Excess wear, including wearing thin of upholstery, sagging headliner, larger deformations of the dash, multiple cigarette burns, rips, tears or cracks. Interior is generally complete, but in need of repair.

Permanent and excess damage, with large cracks or holes cut into the dashboard or other areas, missing interior pieces, may have water damage and obvious odours.


To provide additional context for the condition of the car, a diagram on the auction sheet is marked with any defects found. The letter indicates what kind of defect it is, and the number how big. It could also be drawn on the diagram with a line or shape of the damage.

About the size of a thumbnail

About the size of an open hand

Very large, more than the size of an open hand



Dents with scratches

Rust / Corrosion


X – Needs repair / XX – Repaired


Chip on glass

Wavy finish: 1 – Well finished but slight wave; 2 – Some putty streaks or waves but the repair is still good; 3 – Obvious unevenness and the repair is not good.


To provide additional context for the condition of the car, a diagram on the auction sheet is marked with any defects found.

The letter indicates what kind of defect it is, and the number how big. It could also be drawn on the diagram with a line or shape of the damage.


Near the top-left corner of the auction sheet is usually a set of numbers in the format of Letter # # / #. This corresponds to the year and month of first registration of the vehicle.

This is important, as it is one of the main factors in determining if a vehicle is legal for importation – for most of Canada it has to be 15 years old, and for Quebec, PEI and the USA it has to be 25 years old to the month from the date of manufacture.

For most cars, the month of manufacture and month of first registration are the same, however for some unique or expensive cars that might have sat on a dealership lot for a bit, these might be different. You can use our auction tool to find out the build date of a vehicle.

Information on the Japanese calendar and era names can be found on Wikipedia. For most purposes what you need to know is:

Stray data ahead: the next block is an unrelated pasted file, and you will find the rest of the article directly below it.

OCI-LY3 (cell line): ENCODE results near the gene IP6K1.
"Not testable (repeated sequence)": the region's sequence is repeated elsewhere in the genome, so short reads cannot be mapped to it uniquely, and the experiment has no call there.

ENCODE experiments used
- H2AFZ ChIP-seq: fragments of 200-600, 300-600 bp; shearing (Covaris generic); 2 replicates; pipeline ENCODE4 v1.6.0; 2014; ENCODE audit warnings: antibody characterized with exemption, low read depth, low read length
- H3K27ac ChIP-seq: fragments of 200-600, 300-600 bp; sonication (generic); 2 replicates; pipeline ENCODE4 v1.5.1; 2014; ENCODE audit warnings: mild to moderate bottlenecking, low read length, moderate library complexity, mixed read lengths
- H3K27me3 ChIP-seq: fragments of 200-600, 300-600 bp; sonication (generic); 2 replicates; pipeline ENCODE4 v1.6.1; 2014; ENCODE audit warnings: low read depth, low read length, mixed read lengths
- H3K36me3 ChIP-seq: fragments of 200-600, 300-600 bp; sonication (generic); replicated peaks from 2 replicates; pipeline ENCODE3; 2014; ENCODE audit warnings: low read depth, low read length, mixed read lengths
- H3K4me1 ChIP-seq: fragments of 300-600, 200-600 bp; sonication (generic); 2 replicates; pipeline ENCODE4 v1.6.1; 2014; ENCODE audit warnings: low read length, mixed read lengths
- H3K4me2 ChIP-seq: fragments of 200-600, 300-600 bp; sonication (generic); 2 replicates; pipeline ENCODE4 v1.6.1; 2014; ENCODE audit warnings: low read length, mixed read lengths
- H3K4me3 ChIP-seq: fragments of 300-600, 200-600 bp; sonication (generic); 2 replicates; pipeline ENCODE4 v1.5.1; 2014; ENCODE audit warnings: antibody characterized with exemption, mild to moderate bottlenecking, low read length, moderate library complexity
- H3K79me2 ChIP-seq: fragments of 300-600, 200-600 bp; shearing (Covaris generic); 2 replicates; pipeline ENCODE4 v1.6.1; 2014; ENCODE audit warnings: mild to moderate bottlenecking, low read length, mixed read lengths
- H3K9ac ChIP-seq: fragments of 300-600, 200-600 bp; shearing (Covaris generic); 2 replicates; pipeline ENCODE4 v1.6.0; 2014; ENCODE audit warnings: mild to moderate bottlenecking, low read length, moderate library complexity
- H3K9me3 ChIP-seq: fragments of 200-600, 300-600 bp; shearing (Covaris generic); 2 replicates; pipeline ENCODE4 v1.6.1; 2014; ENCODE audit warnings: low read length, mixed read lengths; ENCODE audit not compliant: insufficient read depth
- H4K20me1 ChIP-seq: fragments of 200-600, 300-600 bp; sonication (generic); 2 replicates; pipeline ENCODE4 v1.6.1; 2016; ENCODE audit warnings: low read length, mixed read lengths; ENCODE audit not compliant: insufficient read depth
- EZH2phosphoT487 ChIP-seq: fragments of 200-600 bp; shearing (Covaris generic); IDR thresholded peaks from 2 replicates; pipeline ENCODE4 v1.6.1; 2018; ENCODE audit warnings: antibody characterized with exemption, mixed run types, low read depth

H (Heisei) began in 1989. For cars to be legal in Canada in 2021, you would need to find one from at least 2006, which is H18. 2005 is H17, 2004 is H16, etc. For JDM cars to be legal in Quebec, PEI or the USA, you would need to find one that is a 1996 or older, which is H8, 1995 is H7, 1994 is H6, etc.


Due in part to the mandatory Shaken inspections, Japan also has a good system for keeping track of the mileage of a vehicle.

Japan also has an active tuner culture. Most vehicles have clusters that are limited to 180kph, but tuning divisions like TRD and Nismo have aftermarket clusters that go beyond that limitation, and are often swapped in. If the mileage recorded when the car is consigned to auction doesn’t match the records, an asterisk ( * ) is placed next to the mileage, indicating the actual mileage is unknown.

Sometimes there is vehicle history described in the notes that could approximate the actual mileage and in some cases, this change has been well documented. In this case, inspectors place a dollar sign ( $ ) next to the mileage.


contact us

We would be happy to import a JDM vehicle for you! Please contact us to discuss the details of importing from Japan to Canada with B-Pro Auto, or to ask any other questions you may have! We would love to start the conversation with you.

Phone: 403-481-1065

Email: brian@b-pro.ca info@b-pro.ca b.pro.rhd@gmail.com